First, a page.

George Hawley is an amazingly productive young political scientist at the University of Alabama. By my count, Making Sense of the Alt-Right is his fifth book in four years. Last year, I reviewed his Right-Wing Critics of American Conservatism, for which I had high praise, although I complained that he had not dealt with populism, which was the animating force Trump’s ongoing rise to the White House.
It turns out that Hawley’s next project was a whole book on Trump and populism. But he was persuaded to set it aside to focus simply on the Alternative Right. Given Hawley’s meticulous research in Right-Wing Critics of American Conservatism on paleoconservatism, the European New Right, and American White Nationalism, he was the perfect man for the job.
Not only did Hawley draw upon his extensive knowledge of intellectual influences on the Alt Right, he also ventured where most academic researchers would fear to tread. He dove into the online world of the Alt Right, exploring image boards, forums, webzines, and podcasts. He did interviews with such people as Richard Spencer, Gregory Hood, Lawrence Murray, Jazzhands McFeels (not his real name), and me. (He also quotes Millennial Woes, Mike Enoch, and Hunter Wallace.) Hawley even attended a Milo Yiannopoulos speech at the University of Alabama, where he interviewed people in the audience.
In his Introduction, Hawley identifies the Alt Right as an overwhelmingly young and unapologetically racist movement that emerged online and largely remains there. The goal of the Alt Right is to overthrow the existing conservative movement and champion white identity politics without euphemism or apology. There is no shortage of denunciations of the Alt Right. Hawley’s goal is simply to understand it. To this end, he has focused on the “most reasonable and erudite supporters of the Alt-Right,” even though some people on the Left might accuse him of whitewashing the extremist elements and giving undue exposure to voices best left in obscurity.
Of course it is absurd to worry that a book published by Colombia University Press, which will be read by only a few thousand people, is giving undue exposure to websites that reach hundreds of thousands of unique visitors every month. I’m the one who should be worried that I am giving undue exposure to Columbia University Press with a review that will significantly increase the sales of Hawley’s book. Fortunately, Making Sense of the Alt-Right richly deserves to be read.
Chapter 1, “The Alt-Right’s Goals and Predecessors,” deals first with what the Alt Right wants. At the very least, we want to halt white demographic decline in America and around the world. Beyond that, we want homogeneous homelands for all white nations. The Alt Right also rejects feminism, free trade, and foreign interventionism.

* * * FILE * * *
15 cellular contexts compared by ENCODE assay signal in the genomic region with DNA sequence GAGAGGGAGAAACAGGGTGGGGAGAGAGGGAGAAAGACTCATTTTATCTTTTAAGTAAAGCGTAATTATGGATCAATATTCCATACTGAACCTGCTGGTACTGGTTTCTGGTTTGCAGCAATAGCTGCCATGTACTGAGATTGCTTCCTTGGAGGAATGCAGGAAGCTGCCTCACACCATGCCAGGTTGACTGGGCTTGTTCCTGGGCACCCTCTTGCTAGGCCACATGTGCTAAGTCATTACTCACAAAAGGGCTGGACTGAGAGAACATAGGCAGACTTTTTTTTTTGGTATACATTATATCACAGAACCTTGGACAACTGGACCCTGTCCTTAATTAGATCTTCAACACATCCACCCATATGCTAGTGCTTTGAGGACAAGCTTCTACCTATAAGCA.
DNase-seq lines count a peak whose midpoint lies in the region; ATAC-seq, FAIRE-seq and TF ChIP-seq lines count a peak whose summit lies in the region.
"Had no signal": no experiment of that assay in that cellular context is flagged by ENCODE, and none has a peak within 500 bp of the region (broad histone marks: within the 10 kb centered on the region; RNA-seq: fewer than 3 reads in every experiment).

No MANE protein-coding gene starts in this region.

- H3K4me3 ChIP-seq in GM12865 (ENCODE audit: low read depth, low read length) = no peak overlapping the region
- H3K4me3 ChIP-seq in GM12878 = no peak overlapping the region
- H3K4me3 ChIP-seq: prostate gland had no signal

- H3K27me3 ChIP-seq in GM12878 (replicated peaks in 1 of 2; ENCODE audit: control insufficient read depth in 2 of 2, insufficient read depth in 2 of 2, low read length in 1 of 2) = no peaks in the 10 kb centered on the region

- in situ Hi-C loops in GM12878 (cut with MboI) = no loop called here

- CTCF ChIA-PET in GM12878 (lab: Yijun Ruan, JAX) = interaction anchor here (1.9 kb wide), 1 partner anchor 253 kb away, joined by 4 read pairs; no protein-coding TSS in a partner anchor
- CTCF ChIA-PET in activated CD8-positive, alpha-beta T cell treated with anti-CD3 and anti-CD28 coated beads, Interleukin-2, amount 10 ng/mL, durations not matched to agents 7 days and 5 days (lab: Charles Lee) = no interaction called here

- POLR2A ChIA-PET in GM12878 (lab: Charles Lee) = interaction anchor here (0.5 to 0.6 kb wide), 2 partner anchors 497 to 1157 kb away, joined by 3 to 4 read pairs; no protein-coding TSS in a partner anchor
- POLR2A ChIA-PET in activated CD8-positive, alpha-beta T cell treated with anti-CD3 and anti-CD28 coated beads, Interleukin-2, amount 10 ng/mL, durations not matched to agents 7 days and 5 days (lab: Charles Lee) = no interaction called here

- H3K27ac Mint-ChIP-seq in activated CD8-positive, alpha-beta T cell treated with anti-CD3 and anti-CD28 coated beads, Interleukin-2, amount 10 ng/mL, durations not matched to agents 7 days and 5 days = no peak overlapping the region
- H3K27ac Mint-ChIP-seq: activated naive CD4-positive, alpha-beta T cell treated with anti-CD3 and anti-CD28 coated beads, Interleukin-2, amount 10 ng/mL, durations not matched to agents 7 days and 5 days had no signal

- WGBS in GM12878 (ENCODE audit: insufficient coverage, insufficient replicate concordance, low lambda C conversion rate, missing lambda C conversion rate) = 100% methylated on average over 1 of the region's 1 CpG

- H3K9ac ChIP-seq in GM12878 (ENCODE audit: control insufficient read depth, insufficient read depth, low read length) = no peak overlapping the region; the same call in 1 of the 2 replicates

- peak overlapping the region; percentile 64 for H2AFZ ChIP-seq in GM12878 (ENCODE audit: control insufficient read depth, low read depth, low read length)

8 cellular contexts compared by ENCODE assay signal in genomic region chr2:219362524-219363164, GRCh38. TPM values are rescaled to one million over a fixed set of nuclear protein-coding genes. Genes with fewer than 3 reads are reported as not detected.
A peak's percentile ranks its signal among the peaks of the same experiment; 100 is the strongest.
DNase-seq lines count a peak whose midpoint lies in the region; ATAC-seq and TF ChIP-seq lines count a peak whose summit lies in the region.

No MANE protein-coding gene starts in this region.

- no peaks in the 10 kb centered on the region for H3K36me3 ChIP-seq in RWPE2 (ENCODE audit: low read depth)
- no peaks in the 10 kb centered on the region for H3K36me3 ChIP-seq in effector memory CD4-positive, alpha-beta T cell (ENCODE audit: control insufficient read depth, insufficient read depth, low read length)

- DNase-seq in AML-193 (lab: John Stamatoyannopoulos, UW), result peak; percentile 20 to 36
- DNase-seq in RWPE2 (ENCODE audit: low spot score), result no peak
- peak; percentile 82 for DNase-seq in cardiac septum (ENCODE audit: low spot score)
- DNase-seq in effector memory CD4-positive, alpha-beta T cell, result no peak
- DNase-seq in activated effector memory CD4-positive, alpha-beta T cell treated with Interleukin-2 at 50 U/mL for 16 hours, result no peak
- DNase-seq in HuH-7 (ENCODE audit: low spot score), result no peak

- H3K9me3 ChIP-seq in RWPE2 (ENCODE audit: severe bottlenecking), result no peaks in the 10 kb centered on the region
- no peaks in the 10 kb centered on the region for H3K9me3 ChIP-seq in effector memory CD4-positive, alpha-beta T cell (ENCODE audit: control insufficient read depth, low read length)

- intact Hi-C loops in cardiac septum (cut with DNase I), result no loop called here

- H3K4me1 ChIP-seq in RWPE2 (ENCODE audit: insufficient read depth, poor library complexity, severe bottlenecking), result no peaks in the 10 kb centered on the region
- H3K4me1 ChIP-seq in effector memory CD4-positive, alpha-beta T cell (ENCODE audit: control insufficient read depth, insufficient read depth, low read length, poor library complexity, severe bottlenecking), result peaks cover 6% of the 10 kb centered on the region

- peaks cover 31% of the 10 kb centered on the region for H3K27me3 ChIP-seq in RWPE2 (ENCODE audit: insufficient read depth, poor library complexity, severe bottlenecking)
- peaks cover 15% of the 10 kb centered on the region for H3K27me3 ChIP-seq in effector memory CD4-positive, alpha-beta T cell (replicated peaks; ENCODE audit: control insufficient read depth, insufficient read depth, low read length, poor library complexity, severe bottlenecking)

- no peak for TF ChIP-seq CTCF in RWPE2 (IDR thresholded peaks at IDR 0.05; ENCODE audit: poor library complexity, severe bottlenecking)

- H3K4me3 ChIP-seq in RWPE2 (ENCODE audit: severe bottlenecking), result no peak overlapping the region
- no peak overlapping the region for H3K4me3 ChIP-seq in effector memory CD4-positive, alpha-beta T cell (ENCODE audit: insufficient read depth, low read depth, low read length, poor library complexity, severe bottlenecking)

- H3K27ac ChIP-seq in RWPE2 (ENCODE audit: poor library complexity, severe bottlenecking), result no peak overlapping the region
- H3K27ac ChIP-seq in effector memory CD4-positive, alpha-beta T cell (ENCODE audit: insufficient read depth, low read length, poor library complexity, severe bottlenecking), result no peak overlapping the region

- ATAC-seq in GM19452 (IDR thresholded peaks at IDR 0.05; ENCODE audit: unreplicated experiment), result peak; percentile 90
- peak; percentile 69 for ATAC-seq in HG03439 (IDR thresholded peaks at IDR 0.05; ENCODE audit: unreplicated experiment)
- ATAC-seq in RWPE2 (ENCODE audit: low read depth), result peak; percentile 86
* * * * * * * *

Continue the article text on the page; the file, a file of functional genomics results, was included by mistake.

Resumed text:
According to Hawley, the intellectual and political forebears of the Alt Right include American White Nationalism, paleoconservatism, libertarianism, the European New Right, the Identitarian movement, immigration restrictionism, conservative crusades against campus political correctness, and Gamergate.
Hawley’s discussion of all these sources strikes me as accurate and judicious. I was surprised that he identified movement conservative opposition to political correctness as an incubator of Alt Right ideas, but his argument is convincing, for once one overthrows Left-wing political correctness, it is hard to prevent people from entertaining far more extreme ideas than mainstream conservatism. I was also pleased that Hawley correctly dismissed the claim that has been widely repeated by lazy journalists that the neo-reaction (NRx) movement is a major influence on the Alt Right.
Chapter 2, “The First Wave of the Alt-Right,” deals with Richard Spencer and the original Alternative Right webzine, which was online from March of 2010 to December of 2013. Hawley deftly surveys all the online material and also draws upon interviews with Richard Spencer. He correctly identifies Spencer’s emergence from the paleoconservative milieu, with stints at The American Conservative and Taki’s Magazine and his relationship with Paul Gottfried. Perhaps some mention should have been made of the H. L. Mencken Club as well. Hawley also chronicles Spencer’s loss of interest in Alternative Right, which was taken over by Colin Liddell and Andy Nowicki and entered a phase of dormition.
Chapter 3, “The Alt-Right Returns,” deals with the renewal of the Alt Right term in 2015 in the hands of a younger and very different movement. According to Spencer, “The Alt-Right is what it is today not because of me; it is what it is today because I let it go” (p. 68). Whereas the first version of the Alt Right was heavily influenced by White Nationalism and paleoconservatism, the new version of the Alt Right has a much stronger ex-libertarian contingent. The new Alt Right is much more a creature of social media, forums, image boards, memes, and podcasts than of webzines. The most influential website for the new Alt Right is The Right Stuff, especially its flagship podcast, The Daily Shoah. Hawley correctly notes that the Alt Right has created a much bigger stir than its numbers would otherwise suggest by being highly effective at using the Internet. It is this incarnation of the Alt Right that garnered global media attention, especially during the 2016 US Presidential election.
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